Amlobenz Side Effects

Generic Name: amlodipine / benazepril

Note: This page contains information about the side effects of amlodipine / benazepril. Some of the dosage forms included on this document may not apply to the brand name Amlobenz.

Not all side effects for Amlobenz may be reported. You should always consult a doctor or healthcare professional for medical advice. Side effects can be reported to the FDA here.

For the Consumer

Applies to amlodipine / benazepril: oral capsule

Along with its needed effects, amlodipine / benazepril may cause some unwanted effects. Although not all of these side effects may occur, if they do occur they may need medical attention.

Check with your doctor immediately if any of the following side effects occur while taking amlodipine / benazepril:

Less common
  • Confusion
  • dizziness, lightheadedness, or fainting
  • fast or irregular heartbeat
  • nervousness
  • numbness or tingling in the hands, feet, or lips
  • shortness of breath
  • swelling of the ankles, feet, or lower legs
  • weakness or heaviness of the legs
Rare
  • Bleeding gums
  • chills
  • fever
  • nausea or vomiting
  • nosebleeds
  • pale skin
  • sores, ulcers, or white spots on the lips, tongue, or inside the mouth
  • stomach pain or bloating with fever, nausea, or vomiting
  • swelling of the face, mouth, hands, or feet
  • trouble with swallowing or breathing (sudden) or hoarseness
  • unusual bleeding or bruising
  • unusual tiredness or weakness
  • yellow eyes or skin
Incidence not known
  • Chest pain
  • heartburn
  • pain or burning in the throat

Some side effects of amlodipine / benazepril may occur that usually do not need medical attention. These side effects may go away during treatment as your body adjusts to the medicine. Also, your health care professional may be able to tell you about ways to prevent or reduce some of these side effects. Check with your health care professional if any of the following side effects continue or are bothersome or if you have any questions about them:

Less common
  • Cough (dry and continues)
  • feeling of warmth
  • redness of the face, neck, arms, and occasionally upper chest
  • sleepiness
Incidence not known
  • Acid or sour stomach
  • belching
  • blistering, crusting, irritation, itching, or reddening of the skin
  • body aches or pain
  • cracked, dry, or scaly skin
  • decreased interest in sexual intercourse
  • difficulty having a bowel movement (stool)
  • frequent urination
  • inability to have or keep an erection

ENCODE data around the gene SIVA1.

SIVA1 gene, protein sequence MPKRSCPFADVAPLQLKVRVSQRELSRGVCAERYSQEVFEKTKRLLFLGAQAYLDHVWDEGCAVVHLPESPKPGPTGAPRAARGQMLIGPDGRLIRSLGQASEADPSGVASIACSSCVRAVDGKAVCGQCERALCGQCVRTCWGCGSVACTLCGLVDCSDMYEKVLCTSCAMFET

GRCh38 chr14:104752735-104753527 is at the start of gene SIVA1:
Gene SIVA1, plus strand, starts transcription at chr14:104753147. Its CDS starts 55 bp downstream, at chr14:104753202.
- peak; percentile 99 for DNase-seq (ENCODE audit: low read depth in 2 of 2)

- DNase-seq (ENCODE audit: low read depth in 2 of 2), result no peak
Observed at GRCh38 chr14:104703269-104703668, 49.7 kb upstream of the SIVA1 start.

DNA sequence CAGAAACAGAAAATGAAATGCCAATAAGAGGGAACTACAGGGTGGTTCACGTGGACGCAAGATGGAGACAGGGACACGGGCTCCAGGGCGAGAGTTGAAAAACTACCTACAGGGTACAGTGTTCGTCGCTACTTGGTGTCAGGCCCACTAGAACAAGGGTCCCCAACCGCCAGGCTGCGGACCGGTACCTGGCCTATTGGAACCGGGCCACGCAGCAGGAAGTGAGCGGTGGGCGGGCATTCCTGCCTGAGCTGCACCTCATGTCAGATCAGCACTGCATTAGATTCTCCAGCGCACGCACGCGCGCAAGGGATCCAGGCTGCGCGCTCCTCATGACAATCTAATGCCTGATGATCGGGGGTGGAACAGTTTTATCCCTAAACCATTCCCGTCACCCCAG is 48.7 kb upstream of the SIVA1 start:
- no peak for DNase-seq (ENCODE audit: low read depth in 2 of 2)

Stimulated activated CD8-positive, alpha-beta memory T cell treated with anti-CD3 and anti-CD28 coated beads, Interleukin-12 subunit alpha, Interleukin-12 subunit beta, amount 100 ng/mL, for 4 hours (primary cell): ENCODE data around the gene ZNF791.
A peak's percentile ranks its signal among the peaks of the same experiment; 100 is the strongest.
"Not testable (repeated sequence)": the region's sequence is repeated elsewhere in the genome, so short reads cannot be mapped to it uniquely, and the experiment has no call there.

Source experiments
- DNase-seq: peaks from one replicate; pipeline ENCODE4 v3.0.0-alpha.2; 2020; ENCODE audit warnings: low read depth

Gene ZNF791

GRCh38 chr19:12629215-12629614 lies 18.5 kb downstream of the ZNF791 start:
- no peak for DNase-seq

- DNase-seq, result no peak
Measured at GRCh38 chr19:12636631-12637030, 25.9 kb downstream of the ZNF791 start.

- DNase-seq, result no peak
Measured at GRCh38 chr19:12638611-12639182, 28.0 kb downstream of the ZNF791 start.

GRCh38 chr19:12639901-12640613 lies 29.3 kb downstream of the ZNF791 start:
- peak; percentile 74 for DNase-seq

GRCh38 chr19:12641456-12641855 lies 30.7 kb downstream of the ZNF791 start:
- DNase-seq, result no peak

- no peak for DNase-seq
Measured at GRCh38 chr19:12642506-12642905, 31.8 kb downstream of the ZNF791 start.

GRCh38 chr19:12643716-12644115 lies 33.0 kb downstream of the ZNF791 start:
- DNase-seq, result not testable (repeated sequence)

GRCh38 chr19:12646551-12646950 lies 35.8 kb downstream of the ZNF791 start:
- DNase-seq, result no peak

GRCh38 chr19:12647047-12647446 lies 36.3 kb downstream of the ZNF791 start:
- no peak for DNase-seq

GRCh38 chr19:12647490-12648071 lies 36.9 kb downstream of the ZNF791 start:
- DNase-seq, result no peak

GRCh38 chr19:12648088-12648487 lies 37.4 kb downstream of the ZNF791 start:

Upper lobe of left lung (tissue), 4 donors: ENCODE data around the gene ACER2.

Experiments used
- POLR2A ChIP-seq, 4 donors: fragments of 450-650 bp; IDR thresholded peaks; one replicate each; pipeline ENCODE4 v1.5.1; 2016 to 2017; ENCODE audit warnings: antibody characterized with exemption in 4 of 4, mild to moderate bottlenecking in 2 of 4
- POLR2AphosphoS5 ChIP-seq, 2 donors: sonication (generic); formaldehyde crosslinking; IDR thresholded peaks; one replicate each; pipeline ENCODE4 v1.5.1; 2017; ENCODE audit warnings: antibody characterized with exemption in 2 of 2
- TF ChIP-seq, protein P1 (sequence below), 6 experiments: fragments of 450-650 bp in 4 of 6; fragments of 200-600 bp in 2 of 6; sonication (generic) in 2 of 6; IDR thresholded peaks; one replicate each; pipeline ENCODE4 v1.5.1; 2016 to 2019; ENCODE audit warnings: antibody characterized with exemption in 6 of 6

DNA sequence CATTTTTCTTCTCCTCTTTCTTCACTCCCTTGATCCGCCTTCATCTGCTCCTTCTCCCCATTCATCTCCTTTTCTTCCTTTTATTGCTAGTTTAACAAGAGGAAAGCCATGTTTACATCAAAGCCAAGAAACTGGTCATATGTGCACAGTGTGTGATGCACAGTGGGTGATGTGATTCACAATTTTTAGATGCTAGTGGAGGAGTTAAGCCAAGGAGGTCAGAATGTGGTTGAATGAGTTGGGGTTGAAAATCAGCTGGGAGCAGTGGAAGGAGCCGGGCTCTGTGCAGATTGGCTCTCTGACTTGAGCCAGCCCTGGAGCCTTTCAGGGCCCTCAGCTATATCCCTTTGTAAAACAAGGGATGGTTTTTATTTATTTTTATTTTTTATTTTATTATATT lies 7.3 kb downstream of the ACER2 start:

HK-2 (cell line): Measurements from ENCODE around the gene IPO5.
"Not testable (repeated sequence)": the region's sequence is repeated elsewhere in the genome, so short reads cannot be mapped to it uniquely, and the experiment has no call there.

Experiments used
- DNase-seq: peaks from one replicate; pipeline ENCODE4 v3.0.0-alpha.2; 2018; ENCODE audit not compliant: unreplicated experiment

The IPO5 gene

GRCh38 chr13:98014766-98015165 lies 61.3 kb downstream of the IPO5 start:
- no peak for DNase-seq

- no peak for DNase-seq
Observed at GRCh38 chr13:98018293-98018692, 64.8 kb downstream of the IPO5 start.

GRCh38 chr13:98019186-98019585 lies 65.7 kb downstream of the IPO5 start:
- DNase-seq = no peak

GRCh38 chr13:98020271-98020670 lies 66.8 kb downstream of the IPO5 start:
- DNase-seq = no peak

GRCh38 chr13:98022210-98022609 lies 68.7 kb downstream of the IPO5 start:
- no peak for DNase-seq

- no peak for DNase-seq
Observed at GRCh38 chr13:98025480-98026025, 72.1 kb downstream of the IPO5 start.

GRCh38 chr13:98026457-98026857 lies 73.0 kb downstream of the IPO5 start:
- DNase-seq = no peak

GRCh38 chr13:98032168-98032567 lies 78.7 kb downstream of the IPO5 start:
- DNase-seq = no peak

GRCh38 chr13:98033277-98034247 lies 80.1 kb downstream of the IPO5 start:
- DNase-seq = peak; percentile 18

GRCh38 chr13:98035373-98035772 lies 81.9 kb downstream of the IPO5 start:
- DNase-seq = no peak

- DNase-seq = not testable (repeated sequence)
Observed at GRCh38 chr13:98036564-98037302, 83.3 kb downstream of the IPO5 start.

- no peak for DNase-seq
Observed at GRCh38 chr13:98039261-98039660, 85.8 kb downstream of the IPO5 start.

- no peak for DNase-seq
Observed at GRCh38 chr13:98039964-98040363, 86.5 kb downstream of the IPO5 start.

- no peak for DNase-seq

• increased volume of pale, dilute urine
  • indigestion
  • lack or loss of strength
  • loss in sexual ability, desire, drive, or performance
  • muscle or bone pain
  • shakiness in the legs, arms, hands, or feet
  • stomach discomfort or upset
  • sudden sweating
  • swelling
  • tender, swollen glands in the neck
  • trembling or shaking of the hands or feet
  • trouble with sleeping
  • voice changes

For Healthcare Professionals

Applies to amlodipine / benazepril: oral capsule

General

Amlodipine-benazepril is generally well-tolerated. Reported side effects are generally mild and transient, and are apparently unrelated to age, sex, race, or duration of therapy. Discontinuation of therapy has been reported in 4% of patients treated with the drug, compared to 3% of patients treated with placebo.

Cardiovascular

ACE inhibitors, in general, are more likely to cause hypotension in sodium depleted or dehydrated patients.

Cardiovascular side effects including dose-dependent peripheral edema have been associated with amlodipine monotherapy in 2% to 5% of patients, but has been observed significantly less often (in only 2% of patients) taking amlodipine in combination with benazepril. Palpitations, postural hypotension, and dizziness have each been reported in approximately 1% of patients receiving either drug alone. Angioneurotic edema is a rare, but potentially serious side effect associated with ACE inhibitors. The occurrence of angioneurotic edema generally requires discontinuation of therapy. Cardiovascular side effects reported postmarketing and associated with the benazepril component have included tachycardia, chest pain, ventricular extrasystole, and palpitations.